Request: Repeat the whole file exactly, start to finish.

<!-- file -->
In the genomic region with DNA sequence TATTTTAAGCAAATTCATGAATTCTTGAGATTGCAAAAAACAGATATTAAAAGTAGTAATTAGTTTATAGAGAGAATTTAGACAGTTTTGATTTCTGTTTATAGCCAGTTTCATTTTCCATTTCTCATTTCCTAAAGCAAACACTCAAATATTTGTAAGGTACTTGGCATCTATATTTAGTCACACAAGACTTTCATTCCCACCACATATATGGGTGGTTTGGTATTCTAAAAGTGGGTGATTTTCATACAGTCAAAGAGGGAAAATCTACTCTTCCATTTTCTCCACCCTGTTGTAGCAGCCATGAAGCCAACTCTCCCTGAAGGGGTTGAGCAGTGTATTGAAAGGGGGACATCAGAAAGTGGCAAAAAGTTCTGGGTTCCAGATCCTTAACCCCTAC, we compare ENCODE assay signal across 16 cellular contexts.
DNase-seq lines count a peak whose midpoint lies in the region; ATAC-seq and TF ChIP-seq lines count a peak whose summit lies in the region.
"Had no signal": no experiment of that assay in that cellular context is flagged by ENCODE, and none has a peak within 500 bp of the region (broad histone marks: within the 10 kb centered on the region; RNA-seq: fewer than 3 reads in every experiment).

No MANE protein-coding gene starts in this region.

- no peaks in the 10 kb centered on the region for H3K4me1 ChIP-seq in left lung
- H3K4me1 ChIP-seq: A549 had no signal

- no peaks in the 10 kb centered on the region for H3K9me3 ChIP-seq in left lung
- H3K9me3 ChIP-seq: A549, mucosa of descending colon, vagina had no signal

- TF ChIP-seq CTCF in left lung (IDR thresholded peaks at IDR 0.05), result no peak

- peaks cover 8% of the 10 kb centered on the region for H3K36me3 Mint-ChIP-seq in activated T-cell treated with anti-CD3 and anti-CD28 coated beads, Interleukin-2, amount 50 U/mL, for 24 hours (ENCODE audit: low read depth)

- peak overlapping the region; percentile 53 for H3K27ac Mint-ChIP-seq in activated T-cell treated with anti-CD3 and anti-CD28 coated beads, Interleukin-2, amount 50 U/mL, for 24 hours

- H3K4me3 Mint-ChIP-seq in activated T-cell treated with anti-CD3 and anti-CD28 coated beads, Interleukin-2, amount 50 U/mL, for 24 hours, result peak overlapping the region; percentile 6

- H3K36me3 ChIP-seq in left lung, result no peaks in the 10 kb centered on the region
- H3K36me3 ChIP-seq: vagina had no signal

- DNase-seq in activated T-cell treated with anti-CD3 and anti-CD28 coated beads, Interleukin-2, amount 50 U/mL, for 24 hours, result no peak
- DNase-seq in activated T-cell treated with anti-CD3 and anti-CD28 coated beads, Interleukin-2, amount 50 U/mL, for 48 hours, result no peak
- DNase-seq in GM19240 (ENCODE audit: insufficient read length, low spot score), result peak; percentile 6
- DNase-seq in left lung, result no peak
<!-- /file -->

In the genomic region with DNA sequence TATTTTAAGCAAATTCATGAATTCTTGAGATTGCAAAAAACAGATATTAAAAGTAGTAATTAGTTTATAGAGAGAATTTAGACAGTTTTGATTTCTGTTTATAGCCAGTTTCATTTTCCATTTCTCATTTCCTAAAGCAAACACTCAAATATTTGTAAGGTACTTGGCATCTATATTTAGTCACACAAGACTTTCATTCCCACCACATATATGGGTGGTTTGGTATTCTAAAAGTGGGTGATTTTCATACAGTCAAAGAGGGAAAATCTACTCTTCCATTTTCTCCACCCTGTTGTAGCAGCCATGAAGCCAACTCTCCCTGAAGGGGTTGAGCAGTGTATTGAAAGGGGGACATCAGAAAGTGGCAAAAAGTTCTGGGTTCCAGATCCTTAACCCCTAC, we compare ENCODE assay signal across 16 cellular contexts.
DNase-seq lines count a peak whose midpoint lies in the region; ATAC-seq and TF ChIP-seq lines count a peak whose summit lies in the region.
"Had no signal": no experiment of that assay in that cellular context is flagged by ENCODE, and none has a peak within 500 bp of the region (broad histone marks: within the 10 kb centered on the region; RNA-seq: fewer than 3 reads in every experiment).

No MANE protein-coding gene starts in this region.

- no peaks in the 10 kb centered on the region for H3K4me1 ChIP-seq in left lung
- H3K4me1 ChIP-seq: A549 had no signal

- no peaks in the 10 kb centered on the region for H3K9me3 ChIP-seq in left lung
- H3K9me3 ChIP-seq: A549, mucosa of descending colon, vagina had no signal

- TF ChIP-seq CTCF in left lung (IDR thresholded peaks at IDR 0.05), result no peak

- peaks cover 8% of the 10 kb centered on the region for H3K36me3 Mint-ChIP-seq in activated T-cell treated with anti-CD3 and anti-CD28 coated beads, Interleukin-2, amount 50 U/mL, for 24 hours (ENCODE audit: low read depth)

- peak overlapping the region; percentile 53 for H3K27ac Mint-ChIP-seq in activated T-cell treated with anti-CD3 and anti-CD28 coated beads, Interleukin-2, amount 50 U/mL, for 24 hours

- H3K4me3 Mint-ChIP-seq in activated T-cell treated with anti-CD3 and anti-CD28 coated beads, Interleukin-2, amount 50 U/mL, for 24 hours, result peak overlapping the region; percentile 6

- H3K36me3 ChIP-seq in left lung, result no peaks in the 10 kb centered on the region
- H3K36me3 ChIP-seq: vagina had no signal

- DNase-seq in activated T-cell treated with anti-CD3 and anti-CD28 coated beads, Interleukin-2, amount 50 U/mL, for 24 hours, result no peak
- DNase-seq in activated T-cell treated with anti-CD3 and anti-CD28 coated beads, Interleukin-2, amount 50 U/mL, for 48 hours, result no peak
- DNase-seq in GM19240 (ENCODE audit: insufficient read length, low spot score), result peak; percentile 6
- DNase-seq in left lung, result no peak